By Scott Austin:
What would happen if there were no main political parties? Our first President, George Washington, even warned against them. In the last ten years, there has been a clear divide in our Two- Party System and some opponents could point out that this divide will not change. I understand their concern, but I am more of a realist. The Two- Party system is not ideal, but it is effective. Although it is sometimes hard to imagine, there have been times in history where the system has united. For example, national tragedies like September 11th, the Newtown school shooting, and the Boston Marathon bombing bring both parties together. We may not always agree on how to solve an issue but at least we can all agree that there is an issue. Believe it or not, people living in countries like North Korea and Iran don’t have opportunities to debate the issues nor do they believe they should be solved. We should feel grateful for what we have because other countries do not.
The Two- Party System began because of certain institutional structures and workings put in place by our Constitution. Leaders in the first few Congresses started to slowly separate into two major parts. In other countries there are more than two parties. Many find it hard to believe that with so many differences in race, religion, ethnicity, social beliefs, and economic beliefs could fit into two major parties. This why I like the current “big tent” approach: we can have differences in certain wings of the party but at the end of the day we all unite in our party to elect our leader. It is not necessarily a perfect idea. Although it may not be perfect, it is essential to the structure and foundation of our government. In our political system our elections are determined by a winner- take- all scenario. For example, if a person is a member of the Constitution Party they will most likely vote for the Republican candidate because they have a higher chance of winning. Experts have named this tendency Duverger’s Law, which is why you see politicians early in their careers joining either the Republican or Democratic Party. A Two- Party System makes sense when it is winner take all election. Another reason is that the Democratic and Republican Party is very active in recruiting volunteers in an election year. As somebody who worked for the Republican Party and the Romney campaign over the summer, I saw first- hand how the grassroots recruitment is critical. Third Party Organizations don’t have the same grassroots setup to recruit from. People tend to confuse the Tea Party as a Third Party, but that is not the truth. Although some of its members are independents, most lean Republican and vote Republican. You cannot register to be a member of the Tea Party, you become a member of their club or county charter. The Two- Party System has a long history and works because of the way our Constitution and electoral process is set up. Duverger’s Law is a perfect example of why there are only two viable political parties.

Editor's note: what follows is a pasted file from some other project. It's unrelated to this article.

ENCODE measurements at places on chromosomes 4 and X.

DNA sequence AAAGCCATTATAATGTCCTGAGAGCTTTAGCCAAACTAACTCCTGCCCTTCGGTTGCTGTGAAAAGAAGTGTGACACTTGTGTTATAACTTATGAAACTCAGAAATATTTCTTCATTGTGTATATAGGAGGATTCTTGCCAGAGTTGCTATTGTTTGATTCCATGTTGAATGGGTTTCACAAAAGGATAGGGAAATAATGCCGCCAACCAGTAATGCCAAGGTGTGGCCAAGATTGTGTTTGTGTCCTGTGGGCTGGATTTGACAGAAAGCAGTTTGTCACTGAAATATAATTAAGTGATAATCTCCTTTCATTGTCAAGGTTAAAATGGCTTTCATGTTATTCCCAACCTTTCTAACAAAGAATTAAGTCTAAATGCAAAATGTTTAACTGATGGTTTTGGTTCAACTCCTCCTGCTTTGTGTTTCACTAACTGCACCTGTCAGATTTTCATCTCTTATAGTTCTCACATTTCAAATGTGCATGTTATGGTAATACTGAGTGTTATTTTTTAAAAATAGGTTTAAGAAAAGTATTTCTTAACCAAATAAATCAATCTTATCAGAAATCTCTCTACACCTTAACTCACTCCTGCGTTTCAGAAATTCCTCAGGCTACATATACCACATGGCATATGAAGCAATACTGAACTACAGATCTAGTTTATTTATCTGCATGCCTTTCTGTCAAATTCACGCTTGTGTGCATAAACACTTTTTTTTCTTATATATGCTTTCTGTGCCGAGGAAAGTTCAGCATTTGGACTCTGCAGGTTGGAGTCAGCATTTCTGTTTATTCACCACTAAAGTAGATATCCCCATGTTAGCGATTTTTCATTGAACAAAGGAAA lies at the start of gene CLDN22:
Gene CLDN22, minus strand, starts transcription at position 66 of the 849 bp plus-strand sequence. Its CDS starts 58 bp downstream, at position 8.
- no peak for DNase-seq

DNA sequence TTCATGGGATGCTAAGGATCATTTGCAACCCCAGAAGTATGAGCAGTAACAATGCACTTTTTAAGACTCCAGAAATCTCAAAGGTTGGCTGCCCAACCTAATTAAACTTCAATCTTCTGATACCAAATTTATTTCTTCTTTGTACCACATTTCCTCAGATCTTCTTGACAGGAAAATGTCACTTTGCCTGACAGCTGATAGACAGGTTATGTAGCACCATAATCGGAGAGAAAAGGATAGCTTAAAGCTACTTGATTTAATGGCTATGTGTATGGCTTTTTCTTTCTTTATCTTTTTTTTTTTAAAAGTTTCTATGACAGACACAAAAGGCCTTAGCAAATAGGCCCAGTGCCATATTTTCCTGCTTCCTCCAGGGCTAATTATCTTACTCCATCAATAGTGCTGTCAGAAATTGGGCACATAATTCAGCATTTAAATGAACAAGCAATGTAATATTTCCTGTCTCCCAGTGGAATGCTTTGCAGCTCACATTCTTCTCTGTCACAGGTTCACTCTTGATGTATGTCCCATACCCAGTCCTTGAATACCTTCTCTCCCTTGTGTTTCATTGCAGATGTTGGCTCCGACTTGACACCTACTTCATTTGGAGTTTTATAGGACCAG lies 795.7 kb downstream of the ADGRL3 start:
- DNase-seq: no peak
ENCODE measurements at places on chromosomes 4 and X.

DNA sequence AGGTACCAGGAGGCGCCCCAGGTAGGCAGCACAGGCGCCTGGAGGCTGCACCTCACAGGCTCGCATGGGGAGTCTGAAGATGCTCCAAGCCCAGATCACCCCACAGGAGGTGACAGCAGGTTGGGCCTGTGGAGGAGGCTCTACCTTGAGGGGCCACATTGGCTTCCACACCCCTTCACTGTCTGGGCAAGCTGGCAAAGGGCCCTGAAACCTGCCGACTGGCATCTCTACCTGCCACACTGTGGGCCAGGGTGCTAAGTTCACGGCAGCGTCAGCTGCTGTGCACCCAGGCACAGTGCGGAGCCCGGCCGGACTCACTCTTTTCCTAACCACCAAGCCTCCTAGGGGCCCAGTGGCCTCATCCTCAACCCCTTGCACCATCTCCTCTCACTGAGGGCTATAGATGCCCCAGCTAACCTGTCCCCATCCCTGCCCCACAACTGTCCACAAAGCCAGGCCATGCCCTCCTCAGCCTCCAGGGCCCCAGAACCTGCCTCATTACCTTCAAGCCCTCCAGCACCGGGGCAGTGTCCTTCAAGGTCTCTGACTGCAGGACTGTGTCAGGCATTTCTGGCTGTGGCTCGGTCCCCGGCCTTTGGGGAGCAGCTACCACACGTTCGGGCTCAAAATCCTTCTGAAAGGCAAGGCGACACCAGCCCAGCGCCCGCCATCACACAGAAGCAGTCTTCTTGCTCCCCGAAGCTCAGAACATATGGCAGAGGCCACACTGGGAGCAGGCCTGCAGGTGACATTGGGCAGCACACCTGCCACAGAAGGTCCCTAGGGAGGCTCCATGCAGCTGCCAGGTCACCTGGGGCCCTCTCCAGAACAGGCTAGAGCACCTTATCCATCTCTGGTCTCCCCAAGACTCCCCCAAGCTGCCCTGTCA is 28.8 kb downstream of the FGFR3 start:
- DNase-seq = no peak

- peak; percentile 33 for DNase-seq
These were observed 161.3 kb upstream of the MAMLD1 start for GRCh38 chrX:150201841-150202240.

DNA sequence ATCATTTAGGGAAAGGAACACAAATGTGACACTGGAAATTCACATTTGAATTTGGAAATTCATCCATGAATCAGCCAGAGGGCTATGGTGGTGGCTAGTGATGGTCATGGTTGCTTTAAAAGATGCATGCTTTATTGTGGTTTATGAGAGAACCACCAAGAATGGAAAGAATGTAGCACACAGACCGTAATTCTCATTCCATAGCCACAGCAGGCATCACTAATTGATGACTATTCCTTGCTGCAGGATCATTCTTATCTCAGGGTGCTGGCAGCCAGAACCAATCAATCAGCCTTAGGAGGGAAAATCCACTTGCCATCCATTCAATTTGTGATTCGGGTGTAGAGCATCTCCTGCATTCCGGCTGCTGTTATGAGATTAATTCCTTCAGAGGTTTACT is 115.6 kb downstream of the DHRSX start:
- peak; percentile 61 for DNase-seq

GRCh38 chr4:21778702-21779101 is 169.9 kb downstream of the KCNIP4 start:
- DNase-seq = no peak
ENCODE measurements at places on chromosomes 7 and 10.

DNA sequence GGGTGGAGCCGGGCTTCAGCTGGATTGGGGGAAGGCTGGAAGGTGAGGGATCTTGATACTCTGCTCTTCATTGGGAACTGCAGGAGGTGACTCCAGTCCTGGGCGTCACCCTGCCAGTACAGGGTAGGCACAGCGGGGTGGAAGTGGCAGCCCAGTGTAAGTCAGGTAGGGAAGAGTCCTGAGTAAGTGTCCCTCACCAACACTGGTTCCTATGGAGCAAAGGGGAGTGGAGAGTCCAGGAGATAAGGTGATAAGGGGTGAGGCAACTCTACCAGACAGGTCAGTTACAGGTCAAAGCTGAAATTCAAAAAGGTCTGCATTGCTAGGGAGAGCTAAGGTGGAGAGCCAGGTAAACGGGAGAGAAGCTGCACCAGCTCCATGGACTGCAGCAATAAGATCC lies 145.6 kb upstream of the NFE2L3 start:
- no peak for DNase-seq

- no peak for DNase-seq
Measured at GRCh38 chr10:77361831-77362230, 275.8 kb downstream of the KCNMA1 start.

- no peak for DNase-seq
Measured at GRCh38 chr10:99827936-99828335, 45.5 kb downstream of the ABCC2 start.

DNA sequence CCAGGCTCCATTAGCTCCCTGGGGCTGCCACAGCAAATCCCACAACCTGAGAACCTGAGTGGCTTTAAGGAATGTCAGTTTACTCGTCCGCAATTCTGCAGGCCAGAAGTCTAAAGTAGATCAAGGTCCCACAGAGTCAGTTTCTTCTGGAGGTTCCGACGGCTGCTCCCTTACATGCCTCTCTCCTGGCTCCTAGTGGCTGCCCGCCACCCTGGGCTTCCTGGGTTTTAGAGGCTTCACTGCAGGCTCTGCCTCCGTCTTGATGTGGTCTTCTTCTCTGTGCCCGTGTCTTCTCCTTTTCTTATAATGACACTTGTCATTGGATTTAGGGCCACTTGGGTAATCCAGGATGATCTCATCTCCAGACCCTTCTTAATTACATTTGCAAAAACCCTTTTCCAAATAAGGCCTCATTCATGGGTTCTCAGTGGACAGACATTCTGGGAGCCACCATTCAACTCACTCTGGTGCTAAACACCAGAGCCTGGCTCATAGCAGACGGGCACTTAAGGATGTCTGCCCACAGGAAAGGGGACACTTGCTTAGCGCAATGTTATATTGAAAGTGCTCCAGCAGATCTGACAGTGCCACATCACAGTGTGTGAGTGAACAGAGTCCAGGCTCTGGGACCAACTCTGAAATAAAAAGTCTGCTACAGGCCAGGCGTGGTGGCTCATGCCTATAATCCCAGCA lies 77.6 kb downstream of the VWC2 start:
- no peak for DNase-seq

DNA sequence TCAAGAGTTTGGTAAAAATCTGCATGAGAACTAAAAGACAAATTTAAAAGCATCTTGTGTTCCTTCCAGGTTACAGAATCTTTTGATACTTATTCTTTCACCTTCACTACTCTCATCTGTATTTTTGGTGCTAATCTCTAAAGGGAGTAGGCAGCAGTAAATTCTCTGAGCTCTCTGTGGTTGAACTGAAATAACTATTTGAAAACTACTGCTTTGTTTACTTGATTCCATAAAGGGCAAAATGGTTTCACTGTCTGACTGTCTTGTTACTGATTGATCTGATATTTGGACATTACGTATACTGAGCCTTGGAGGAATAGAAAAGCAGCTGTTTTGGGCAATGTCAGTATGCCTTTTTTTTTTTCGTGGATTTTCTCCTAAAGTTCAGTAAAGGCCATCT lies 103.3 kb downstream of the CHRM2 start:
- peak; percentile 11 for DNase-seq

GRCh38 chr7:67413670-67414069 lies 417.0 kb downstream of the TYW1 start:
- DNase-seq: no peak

Many experts will argue that now is the right time for an independent candidate, but that is easier said than done. There is a lot that goes into becoming a viable independent presidential candidate. Democrats and Republicans have a huge advantage over a third party candidate. One of the biggest parts of becoming an important third party candidate is name recognition. In the last hundred years, it took personalities with huge mass appeal like Teddy Roosevelt, George Wallace, Ross Perot, and Ralph Nader to ignite any type of fire in a third party candidate. We haven’t had a big name third party candidate since Ross Perot twenty- one years ago. In the last decade any big name third party candidate has come to the conclusion that establishment hurdles are too problematic and ballot laws are extremely restrictive. As 1980 Independent Presidential Candidate John Anderson puts it: “The biggest problem that I faced back in 1980, was simply the question of ballot access.” According to Ryan Lizza, “in 2008, a third- party candidate would need some 700,000 valid signatures to qualify for the ballots in all 50 states. To be safe, he would want to collect well over a million. And that’s before spending any money on ads, polling, and the rest of the campaigns costs.” Russell Verney, Ross Perot’s campaign manager in 1996, said that, “you need between 70 million to 100 million.” After overcoming all those hurdles, one hurdle still remains and that’s getting into the presidential debates. The bottom line is that it is almost impossible for a third party candidate to gain any traction because of the way the game is set up. A third party candidate right now plays more of a spoiler role. For example, some argue that Ross Perot took away the presidency from George H. W. Bush because he (Perot) won 18.8% of the popular vote. Until there is a candidate like Colin Powell or Michael Bloomberg that could actually make a play in a general election, it will be very difficult for a third party candidate.
We have a Two- Party System because of certain institutional structures and workings put in place by our Constitution. Leaders in the first few Congresses started to slowly separate into two major parts, thus creating our Two- Party System. I believe people tend to argue against our Two- Party System because of the division between both parties. In this situation it’s the players to blame because of the divide, not the game. In my opinion there will not be a prominent Third Party candidate until the problematic hurdles are reduced and a big name politician decides to take the challenge, but until then we have what we have so let’s make the best of it.
Views expressed are not endorsed or put forward by Turning Point USA